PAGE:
Malaria diagnostic testing and treatment practices in three different Plasmodium falciparum transmission settings in Tanzania: before and after a government policy change


Bastiaens, GJH; Schaftenaar, E; Ndaro, A; Keuter, M; Bousema, T; Shekalaghe, SA; (2011) Malaria diagnostic testing and treatment practices in three different Plasmodium falciparum transmission settings in Tanzania: before and after a government policy change. Malaria Journal, 10. ISSN 1475-2875 DOI: https://doi.org/10.1186/1475-2875-10-76

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Abstract

Background: Patterns of decreasing malaria transmission intensity make presumptive treatment of malaria an unjustifiable approach in many African settings. The controlled use of anti-malarials after laboratory confirmed diagnosis is preferable in low endemic areas. Diagnosis may be facilitated by malaria rapid diagnostic tests (RDTs). In this study, the impact of a government policy change, comprising the provision of RDTs and advice to restrict anti-malarial treatment to RDT-positive individuals, was assessed by describing diagnostic behaviour and treatment decision-making in febrile outpatients < 10 years of age in three hospitals in the Kagera and Mwanza Region in northern Tanzania. Methods: Prospective data from Biharamulo and Rubya Designated District Hospital (DDH) were collected before and after policy change, in Sumve DDH no new policy was implemented. Diagnosis of malaria was confirmed by RDT; transmission intensity was evaluated by a serological marker of malaria exposure in hospital attendees. Results: Prior to policy change, there was no evident association between the actual level of transmission intensity and drug-prescribing behaviour. After policy change, there was a substantial decrease in anti-malarial prescription and an increase in prescription of antibiotics. The proportion of parasite-negative individuals who received anti-malarials decreased from 89.1% (244/274) to 38.7% (46/119) in Biharamulo and from 76.9% (190/247) to 10.0% (48/479) in Rubya after policy change. Conclusion: This study shows that an official policy change, where RDTs were provided and healthcare providers were advised to adhere to RDT results in prescribing drugs can be followed by more rational drug-prescribing behaviour. The current findings are promising for improving treatment policy in Tanzanian hospitals.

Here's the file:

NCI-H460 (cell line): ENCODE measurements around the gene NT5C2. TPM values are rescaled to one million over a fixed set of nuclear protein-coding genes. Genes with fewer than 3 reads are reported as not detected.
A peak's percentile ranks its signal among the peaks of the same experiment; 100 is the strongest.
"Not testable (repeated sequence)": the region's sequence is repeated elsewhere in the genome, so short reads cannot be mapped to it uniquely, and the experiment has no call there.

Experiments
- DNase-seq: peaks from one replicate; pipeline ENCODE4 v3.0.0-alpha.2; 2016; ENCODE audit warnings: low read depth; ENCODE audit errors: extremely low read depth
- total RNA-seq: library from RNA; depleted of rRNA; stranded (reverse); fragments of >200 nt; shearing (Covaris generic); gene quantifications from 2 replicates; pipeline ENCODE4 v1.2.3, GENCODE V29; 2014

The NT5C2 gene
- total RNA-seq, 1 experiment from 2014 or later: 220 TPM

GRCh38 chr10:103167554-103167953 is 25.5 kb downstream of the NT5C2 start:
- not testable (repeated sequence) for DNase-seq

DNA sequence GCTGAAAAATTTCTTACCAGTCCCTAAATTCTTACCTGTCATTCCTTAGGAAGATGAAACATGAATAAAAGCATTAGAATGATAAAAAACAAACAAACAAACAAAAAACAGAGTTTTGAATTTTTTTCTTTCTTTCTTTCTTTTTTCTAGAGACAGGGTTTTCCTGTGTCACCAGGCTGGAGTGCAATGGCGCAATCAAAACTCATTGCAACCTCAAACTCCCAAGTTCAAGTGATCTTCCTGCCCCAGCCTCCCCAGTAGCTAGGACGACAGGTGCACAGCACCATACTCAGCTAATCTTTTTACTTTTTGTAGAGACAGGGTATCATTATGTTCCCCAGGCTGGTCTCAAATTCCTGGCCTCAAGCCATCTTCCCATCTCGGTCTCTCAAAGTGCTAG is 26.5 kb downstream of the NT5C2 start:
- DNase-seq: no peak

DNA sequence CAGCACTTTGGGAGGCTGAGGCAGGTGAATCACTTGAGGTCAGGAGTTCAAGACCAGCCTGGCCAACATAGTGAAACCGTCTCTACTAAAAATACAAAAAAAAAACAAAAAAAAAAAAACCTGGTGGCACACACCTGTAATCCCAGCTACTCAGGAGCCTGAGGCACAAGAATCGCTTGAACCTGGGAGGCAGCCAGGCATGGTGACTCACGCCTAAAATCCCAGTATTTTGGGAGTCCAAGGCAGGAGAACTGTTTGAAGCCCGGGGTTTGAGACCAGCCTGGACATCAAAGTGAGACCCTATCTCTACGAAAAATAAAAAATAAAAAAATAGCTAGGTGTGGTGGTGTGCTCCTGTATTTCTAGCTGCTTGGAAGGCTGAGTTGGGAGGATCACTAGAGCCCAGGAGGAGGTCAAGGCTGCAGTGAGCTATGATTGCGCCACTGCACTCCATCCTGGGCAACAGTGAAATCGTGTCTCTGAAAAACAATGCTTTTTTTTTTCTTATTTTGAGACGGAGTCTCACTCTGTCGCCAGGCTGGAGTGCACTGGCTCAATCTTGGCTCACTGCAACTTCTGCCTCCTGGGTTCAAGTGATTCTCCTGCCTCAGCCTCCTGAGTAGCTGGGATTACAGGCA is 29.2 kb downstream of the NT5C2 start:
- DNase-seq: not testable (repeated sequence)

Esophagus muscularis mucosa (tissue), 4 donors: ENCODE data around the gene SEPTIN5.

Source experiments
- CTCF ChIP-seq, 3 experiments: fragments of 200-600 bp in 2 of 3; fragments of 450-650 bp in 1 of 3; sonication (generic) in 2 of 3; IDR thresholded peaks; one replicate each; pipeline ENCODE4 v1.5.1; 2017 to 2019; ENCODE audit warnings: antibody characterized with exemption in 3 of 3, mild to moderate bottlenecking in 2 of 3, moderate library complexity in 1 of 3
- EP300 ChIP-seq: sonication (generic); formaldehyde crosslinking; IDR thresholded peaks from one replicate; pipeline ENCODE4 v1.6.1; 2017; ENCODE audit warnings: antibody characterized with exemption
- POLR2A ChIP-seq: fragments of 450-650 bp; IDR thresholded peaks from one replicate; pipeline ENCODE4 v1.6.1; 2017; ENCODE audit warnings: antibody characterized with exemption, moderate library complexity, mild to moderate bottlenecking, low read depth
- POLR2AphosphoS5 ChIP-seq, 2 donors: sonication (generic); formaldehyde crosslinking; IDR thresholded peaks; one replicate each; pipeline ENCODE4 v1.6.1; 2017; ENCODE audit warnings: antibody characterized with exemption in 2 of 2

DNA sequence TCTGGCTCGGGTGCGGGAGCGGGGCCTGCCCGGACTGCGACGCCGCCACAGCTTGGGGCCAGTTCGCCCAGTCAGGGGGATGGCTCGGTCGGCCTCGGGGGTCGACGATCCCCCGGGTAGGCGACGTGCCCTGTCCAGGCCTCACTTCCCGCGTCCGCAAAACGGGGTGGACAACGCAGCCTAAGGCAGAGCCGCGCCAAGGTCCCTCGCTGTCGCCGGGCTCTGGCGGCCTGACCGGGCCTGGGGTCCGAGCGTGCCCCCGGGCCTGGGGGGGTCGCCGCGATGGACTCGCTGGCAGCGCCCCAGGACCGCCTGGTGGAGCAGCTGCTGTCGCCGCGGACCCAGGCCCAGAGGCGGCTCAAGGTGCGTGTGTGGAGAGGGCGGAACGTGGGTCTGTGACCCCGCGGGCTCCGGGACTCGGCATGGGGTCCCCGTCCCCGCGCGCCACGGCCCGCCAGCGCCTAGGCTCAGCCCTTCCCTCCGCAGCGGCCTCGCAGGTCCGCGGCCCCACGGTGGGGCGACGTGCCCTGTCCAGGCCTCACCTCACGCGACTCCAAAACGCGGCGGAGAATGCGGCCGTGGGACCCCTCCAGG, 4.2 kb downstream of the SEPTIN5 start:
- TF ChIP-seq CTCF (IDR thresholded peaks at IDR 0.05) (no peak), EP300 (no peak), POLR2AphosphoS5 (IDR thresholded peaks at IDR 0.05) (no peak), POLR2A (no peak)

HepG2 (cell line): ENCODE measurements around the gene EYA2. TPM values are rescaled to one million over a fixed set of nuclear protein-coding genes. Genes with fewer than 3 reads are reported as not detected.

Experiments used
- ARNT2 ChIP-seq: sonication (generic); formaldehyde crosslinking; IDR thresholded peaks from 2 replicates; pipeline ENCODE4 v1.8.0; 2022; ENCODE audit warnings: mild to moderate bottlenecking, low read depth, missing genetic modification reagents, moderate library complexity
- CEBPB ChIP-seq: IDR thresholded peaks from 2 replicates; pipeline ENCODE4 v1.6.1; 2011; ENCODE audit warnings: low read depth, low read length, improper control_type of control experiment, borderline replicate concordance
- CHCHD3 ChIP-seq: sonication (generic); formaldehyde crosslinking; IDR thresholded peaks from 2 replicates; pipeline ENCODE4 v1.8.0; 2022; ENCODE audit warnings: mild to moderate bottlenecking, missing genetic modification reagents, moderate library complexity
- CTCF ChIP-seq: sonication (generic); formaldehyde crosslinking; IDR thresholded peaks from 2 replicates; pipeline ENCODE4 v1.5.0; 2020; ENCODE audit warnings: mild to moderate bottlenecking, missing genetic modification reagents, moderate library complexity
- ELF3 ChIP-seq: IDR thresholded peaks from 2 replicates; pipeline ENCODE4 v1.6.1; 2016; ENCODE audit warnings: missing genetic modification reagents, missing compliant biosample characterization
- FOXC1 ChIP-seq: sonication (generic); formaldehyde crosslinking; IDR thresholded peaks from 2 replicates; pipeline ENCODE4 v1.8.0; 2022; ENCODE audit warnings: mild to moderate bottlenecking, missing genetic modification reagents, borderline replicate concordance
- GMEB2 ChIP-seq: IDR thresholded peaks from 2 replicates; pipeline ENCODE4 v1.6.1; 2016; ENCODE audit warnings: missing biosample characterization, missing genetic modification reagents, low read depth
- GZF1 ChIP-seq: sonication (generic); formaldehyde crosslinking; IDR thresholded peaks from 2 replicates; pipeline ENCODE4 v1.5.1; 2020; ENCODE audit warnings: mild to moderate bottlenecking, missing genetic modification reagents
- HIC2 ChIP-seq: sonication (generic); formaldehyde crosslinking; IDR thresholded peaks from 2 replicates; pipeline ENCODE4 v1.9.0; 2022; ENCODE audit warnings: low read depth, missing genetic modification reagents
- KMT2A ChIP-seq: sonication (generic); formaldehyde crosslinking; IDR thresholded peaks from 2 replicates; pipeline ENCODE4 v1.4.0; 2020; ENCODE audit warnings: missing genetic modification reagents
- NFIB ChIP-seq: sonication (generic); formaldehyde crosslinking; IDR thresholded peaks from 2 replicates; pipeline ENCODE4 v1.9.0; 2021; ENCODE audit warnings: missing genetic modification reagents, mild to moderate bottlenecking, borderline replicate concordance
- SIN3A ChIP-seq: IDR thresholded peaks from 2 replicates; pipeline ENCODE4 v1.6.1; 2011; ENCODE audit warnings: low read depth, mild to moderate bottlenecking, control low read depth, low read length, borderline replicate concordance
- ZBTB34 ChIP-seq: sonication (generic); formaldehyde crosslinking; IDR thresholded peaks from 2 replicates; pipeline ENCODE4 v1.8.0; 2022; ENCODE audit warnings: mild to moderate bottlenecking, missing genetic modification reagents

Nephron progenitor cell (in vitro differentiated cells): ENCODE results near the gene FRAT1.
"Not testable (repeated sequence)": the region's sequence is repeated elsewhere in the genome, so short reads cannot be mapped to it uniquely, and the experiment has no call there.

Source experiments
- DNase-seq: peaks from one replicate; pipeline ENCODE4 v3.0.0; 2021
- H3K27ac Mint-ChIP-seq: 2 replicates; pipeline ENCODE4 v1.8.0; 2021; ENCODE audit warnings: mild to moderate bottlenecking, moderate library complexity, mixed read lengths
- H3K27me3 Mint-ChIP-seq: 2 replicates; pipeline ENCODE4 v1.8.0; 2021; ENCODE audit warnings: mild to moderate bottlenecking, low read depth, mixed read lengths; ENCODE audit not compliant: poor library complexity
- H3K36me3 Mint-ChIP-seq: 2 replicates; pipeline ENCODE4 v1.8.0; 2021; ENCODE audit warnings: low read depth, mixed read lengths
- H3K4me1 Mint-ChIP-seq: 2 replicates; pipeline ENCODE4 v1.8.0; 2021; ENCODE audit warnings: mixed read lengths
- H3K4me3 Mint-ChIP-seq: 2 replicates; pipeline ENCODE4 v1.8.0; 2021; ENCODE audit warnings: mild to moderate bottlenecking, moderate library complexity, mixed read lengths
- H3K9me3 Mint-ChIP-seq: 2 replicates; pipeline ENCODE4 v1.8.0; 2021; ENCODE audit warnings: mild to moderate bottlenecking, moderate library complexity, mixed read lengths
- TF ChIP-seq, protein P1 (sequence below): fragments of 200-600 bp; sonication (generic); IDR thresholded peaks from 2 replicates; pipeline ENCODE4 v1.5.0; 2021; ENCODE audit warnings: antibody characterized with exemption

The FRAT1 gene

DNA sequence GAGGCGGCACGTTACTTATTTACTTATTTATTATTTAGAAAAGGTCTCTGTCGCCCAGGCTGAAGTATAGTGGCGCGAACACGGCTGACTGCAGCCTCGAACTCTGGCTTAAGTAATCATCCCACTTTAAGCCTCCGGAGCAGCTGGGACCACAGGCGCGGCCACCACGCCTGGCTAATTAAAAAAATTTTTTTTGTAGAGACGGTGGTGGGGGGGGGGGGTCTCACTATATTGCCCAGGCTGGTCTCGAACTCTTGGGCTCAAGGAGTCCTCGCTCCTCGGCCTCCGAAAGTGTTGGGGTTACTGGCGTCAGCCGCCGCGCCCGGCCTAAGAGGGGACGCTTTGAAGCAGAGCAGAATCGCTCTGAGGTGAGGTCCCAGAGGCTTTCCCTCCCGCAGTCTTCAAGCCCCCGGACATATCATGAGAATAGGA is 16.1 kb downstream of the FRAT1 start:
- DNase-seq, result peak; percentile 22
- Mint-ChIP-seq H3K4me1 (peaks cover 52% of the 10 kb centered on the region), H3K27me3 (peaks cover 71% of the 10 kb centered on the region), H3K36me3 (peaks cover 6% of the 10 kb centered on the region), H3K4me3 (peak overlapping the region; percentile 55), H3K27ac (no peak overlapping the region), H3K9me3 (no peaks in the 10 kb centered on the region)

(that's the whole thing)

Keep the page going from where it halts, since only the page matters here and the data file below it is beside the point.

Item Type: Article
Keywords: UNCOMPLICATED MALARIA, COMBINATION THERAPY, CASE-MANAGEMENT, ARTEMISININ, MICROSCOPY, RESISTANCE, DRUG, ARTEMETHER, INTENSITY, CHILDREN
Faculty and Department: Faculty of Infectious and Tropical Diseases > Dept of Immunology and Infection
Research Centre: Malaria Centre
PubMed ID: 21457570
Web of Science ID: 289805000001
URI: http://researchonline.lshtm.ac.uk/id/eprint/845

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